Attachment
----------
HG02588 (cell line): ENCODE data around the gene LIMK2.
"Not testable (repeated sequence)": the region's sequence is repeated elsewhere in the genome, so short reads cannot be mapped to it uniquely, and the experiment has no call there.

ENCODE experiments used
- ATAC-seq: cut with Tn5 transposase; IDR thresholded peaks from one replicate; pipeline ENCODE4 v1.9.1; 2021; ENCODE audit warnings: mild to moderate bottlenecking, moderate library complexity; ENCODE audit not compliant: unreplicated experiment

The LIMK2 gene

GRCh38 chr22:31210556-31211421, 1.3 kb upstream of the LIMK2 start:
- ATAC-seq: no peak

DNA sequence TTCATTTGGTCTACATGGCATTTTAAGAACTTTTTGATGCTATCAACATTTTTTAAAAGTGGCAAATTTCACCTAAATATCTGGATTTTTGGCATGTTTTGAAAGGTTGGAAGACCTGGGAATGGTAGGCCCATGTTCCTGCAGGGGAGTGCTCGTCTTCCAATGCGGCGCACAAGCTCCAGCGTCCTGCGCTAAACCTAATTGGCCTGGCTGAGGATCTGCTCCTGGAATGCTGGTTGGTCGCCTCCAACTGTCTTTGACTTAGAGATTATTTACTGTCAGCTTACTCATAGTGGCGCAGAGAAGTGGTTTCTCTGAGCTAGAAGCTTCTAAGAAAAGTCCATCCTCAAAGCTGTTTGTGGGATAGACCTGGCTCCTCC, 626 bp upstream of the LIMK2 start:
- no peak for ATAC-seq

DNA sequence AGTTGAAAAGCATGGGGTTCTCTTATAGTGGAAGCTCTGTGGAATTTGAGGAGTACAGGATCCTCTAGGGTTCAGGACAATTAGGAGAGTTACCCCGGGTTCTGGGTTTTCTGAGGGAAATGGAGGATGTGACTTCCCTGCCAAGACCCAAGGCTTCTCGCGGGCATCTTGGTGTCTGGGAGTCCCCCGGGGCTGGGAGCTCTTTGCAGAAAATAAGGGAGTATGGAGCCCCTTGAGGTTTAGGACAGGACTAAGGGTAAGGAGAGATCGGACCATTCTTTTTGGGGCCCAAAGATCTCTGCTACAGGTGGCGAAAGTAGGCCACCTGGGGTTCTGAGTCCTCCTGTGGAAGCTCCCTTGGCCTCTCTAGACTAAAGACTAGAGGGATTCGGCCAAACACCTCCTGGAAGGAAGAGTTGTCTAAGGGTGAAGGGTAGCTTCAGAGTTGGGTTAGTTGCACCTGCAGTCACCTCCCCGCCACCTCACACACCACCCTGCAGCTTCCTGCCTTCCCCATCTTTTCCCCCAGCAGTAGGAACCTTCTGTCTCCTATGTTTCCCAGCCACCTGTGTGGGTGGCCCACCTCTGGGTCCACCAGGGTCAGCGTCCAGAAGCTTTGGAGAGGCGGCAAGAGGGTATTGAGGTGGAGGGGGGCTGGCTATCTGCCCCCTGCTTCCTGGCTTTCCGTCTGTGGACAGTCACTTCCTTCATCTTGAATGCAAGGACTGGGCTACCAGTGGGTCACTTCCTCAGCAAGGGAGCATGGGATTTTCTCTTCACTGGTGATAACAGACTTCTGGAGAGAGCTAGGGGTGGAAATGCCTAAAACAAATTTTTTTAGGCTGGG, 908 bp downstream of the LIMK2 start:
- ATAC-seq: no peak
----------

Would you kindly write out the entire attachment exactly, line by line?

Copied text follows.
HG02588 (cell line): ENCODE data around the gene LIMK2.
"Not testable (repeated sequence)": the region's sequence is repeated elsewhere in the genome, so short reads cannot be mapped to it uniquely, and the experiment has no call there.

ENCODE experiments used
- ATAC-seq: cut with Tn5 transposase; IDR thresholded peaks from one replicate; pipeline ENCODE4 v1.9.1; 2021; ENCODE audit warnings: mild to moderate bottlenecking, moderate library complexity; ENCODE audit not compliant: unreplicated experiment

The LIMK2 gene

GRCh38 chr22:31210556-31211421, 1.3 kb upstream of the LIMK2 start:
- ATAC-seq: no peak

DNA sequence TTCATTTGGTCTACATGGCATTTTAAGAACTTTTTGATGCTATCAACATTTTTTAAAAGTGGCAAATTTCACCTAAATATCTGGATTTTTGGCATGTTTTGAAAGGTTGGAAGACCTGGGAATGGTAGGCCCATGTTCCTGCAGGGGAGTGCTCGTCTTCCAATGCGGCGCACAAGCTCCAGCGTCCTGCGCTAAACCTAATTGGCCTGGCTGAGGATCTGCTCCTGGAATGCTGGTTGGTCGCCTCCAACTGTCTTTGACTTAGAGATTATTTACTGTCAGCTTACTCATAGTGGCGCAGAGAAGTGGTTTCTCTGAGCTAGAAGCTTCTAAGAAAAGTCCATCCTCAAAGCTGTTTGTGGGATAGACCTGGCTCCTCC, 626 bp upstream of the LIMK2 start:
- no peak for ATAC-seq

DNA sequence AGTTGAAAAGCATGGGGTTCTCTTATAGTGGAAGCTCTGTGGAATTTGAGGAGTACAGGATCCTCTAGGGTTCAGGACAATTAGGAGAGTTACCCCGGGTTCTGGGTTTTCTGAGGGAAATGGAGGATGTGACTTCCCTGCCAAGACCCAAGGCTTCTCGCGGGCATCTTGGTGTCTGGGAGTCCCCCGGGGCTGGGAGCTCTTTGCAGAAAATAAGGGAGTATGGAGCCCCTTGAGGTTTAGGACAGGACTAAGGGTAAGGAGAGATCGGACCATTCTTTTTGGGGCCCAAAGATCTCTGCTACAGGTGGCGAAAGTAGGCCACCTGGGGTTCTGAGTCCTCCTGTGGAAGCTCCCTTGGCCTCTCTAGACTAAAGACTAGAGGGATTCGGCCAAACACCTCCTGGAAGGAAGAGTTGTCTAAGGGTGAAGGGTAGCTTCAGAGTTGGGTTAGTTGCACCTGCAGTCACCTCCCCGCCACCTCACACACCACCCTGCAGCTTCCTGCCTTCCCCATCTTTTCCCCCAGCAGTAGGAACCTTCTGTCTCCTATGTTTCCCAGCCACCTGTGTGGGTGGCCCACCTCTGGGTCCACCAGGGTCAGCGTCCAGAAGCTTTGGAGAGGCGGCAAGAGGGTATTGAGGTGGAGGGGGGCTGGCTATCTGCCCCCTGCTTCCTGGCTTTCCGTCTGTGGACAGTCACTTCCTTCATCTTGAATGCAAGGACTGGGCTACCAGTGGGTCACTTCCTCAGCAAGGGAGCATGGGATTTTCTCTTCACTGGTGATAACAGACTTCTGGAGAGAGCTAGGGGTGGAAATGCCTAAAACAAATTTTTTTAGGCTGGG, 908 bp downstream of the LIMK2 start:
- ATAC-seq: no peak